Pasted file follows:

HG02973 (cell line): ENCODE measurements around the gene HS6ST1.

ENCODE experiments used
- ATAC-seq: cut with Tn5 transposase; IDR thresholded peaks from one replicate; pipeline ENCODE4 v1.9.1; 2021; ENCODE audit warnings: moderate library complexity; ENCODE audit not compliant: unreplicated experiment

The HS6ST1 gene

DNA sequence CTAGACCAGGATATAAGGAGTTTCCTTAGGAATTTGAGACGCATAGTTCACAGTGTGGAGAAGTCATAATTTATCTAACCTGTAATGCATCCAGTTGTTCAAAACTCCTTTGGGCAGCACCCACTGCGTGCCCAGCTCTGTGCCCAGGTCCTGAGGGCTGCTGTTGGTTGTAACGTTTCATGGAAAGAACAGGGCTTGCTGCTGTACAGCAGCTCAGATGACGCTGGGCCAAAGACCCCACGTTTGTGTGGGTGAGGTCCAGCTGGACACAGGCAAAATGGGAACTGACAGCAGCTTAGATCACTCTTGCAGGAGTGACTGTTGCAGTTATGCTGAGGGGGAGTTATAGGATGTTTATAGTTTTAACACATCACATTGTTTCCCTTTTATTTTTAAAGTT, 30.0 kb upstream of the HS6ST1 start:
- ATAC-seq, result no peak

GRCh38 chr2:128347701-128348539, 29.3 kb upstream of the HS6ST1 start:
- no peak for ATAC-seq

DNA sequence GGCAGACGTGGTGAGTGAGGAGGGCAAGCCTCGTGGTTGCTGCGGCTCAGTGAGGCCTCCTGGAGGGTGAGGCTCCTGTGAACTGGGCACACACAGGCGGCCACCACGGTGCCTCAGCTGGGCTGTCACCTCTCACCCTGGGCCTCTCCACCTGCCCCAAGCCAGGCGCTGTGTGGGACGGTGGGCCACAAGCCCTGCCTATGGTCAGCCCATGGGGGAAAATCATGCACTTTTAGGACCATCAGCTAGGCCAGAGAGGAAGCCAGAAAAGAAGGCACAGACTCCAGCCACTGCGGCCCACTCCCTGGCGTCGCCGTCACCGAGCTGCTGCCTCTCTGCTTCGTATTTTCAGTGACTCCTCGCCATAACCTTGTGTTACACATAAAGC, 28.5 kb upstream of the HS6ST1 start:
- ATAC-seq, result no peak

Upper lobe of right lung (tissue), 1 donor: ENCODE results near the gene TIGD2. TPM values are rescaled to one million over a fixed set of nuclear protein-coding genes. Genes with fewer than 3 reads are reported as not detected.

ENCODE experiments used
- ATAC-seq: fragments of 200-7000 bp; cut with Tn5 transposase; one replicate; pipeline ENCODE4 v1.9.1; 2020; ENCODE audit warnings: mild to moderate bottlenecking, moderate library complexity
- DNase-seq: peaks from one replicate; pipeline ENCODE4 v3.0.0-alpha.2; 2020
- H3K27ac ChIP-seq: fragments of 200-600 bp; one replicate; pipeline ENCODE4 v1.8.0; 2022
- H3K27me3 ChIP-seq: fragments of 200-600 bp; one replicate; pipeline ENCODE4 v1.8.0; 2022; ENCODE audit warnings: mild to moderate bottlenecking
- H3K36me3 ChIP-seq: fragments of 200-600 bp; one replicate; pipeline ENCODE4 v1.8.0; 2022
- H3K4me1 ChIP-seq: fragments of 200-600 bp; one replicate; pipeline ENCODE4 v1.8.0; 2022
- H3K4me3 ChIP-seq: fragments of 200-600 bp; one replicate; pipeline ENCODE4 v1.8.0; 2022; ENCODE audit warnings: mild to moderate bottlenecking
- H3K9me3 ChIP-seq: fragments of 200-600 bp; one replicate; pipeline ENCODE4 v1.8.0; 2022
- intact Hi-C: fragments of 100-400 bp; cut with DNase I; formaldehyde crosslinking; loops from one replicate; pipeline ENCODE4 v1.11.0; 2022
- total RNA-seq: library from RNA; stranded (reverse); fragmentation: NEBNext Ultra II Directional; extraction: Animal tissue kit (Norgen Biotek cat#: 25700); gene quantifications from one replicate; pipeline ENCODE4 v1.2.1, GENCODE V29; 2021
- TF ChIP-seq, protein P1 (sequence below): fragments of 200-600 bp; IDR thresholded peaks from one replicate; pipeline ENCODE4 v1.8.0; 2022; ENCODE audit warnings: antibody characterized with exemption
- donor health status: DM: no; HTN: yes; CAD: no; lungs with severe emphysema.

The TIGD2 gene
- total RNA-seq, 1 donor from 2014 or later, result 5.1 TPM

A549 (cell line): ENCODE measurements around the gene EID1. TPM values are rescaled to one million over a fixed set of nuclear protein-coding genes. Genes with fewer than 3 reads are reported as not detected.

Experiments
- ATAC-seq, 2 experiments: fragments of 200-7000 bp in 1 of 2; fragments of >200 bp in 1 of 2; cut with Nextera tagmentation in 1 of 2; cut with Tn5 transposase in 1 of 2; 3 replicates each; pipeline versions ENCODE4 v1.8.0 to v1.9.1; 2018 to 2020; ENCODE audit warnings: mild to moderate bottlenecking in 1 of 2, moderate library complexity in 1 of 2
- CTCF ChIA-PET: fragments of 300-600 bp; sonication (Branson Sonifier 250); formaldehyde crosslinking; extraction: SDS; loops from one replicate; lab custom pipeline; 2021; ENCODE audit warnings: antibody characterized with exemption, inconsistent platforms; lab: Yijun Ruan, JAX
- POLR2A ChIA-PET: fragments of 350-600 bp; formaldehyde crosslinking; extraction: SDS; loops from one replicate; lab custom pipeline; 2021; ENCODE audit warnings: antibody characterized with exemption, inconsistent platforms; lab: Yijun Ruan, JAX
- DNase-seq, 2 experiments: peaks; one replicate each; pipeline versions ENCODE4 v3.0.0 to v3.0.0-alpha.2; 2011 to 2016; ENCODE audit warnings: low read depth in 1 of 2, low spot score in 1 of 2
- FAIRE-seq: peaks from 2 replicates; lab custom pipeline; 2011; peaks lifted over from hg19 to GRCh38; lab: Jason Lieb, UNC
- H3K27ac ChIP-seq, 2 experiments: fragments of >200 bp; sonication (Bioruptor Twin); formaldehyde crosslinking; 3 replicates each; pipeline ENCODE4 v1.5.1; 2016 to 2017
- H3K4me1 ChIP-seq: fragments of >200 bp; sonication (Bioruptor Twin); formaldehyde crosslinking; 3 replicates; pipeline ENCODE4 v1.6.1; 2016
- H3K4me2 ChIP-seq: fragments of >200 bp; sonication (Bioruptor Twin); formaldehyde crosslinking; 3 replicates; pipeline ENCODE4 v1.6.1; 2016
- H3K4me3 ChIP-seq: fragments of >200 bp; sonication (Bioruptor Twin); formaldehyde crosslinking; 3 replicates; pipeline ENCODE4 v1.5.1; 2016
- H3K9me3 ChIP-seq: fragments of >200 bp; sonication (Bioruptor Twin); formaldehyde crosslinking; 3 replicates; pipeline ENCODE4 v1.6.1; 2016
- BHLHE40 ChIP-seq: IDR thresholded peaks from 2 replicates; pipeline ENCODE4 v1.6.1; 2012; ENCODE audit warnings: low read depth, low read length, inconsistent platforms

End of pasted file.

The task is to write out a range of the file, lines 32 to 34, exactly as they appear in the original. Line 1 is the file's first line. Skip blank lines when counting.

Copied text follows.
- DNase-seq, 2 experiments: peaks; one replicate each; pipeline versions ENCODE4 v3.0.0 to v3.0.0-alpha.2; 2011 to 2016; ENCODE audit warnings: low read depth in 1 of 2, low spot score in 1 of 2
- FAIRE-seq: peaks from 2 replicates; lab custom pipeline; 2011; peaks lifted over from hg19 to GRCh38; lab: Jason Lieb, UNC
- H3K27ac ChIP-seq, 2 experiments: fragments of >200 bp; sonication (Bioruptor Twin); formaldehyde crosslinking; 3 replicates each; pipeline ENCODE4 v1.5.1; 2016 to 2017